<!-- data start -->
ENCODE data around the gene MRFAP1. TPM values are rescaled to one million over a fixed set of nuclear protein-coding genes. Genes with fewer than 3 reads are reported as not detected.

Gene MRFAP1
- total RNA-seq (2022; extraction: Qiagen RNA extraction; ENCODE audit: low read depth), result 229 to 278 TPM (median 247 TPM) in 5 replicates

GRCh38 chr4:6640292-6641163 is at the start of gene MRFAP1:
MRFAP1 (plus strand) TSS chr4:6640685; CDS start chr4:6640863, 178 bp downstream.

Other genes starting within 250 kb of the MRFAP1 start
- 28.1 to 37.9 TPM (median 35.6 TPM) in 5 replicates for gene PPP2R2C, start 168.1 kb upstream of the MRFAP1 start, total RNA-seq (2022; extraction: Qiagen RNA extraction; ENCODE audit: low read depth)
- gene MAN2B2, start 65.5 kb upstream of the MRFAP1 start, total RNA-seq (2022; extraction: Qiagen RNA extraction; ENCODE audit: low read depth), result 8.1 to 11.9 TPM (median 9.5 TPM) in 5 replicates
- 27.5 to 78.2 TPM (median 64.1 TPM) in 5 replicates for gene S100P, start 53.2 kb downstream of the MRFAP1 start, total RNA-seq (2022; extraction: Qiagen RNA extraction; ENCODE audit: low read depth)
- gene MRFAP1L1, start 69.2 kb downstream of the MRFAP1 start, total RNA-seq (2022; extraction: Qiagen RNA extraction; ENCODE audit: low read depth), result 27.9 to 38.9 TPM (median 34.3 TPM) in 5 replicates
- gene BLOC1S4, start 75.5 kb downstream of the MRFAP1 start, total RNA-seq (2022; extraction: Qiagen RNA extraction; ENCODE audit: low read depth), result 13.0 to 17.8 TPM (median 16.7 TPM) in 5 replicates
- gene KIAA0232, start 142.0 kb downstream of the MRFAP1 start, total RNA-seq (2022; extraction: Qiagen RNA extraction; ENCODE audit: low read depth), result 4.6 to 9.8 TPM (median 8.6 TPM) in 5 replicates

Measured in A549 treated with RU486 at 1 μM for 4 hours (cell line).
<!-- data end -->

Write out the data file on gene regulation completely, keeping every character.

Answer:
ENCODE data around the gene MRFAP1. TPM values are rescaled to one million over a fixed set of nuclear protein-coding genes. Genes with fewer than 3 reads are reported as not detected.

Gene MRFAP1
- total RNA-seq (2022; extraction: Qiagen RNA extraction; ENCODE audit: low read depth), result 229 to 278 TPM (median 247 TPM) in 5 replicates

GRCh38 chr4:6640292-6641163 is at the start of gene MRFAP1:
MRFAP1 (plus strand) TSS chr4:6640685; CDS start chr4:6640863, 178 bp downstream.

Other genes starting within 250 kb of the MRFAP1 start
- 28.1 to 37.9 TPM (median 35.6 TPM) in 5 replicates for gene PPP2R2C, start 168.1 kb upstream of the MRFAP1 start, total RNA-seq (2022; extraction: Qiagen RNA extraction; ENCODE audit: low read depth)
- gene MAN2B2, start 65.5 kb upstream of the MRFAP1 start, total RNA-seq (2022; extraction: Qiagen RNA extraction; ENCODE audit: low read depth), result 8.1 to 11.9 TPM (median 9.5 TPM) in 5 replicates
- 27.5 to 78.2 TPM (median 64.1 TPM) in 5 replicates for gene S100P, start 53.2 kb downstream of the MRFAP1 start, total RNA-seq (2022; extraction: Qiagen RNA extraction; ENCODE audit: low read depth)
- gene MRFAP1L1, start 69.2 kb downstream of the MRFAP1 start, total RNA-seq (2022; extraction: Qiagen RNA extraction; ENCODE audit: low read depth), result 27.9 to 38.9 TPM (median 34.3 TPM) in 5 replicates
- gene BLOC1S4, start 75.5 kb downstream of the MRFAP1 start, total RNA-seq (2022; extraction: Qiagen RNA extraction; ENCODE audit: low read depth), result 13.0 to 17.8 TPM (median 16.7 TPM) in 5 replicates
- gene KIAA0232, start 142.0 kb downstream of the MRFAP1 start, total RNA-seq (2022; extraction: Qiagen RNA extraction; ENCODE audit: low read depth), result 4.6 to 9.8 TPM (median 8.6 TPM) in 5 replicates

Measured in A549 treated with RU486 at 1 μM for 4 hours (cell line).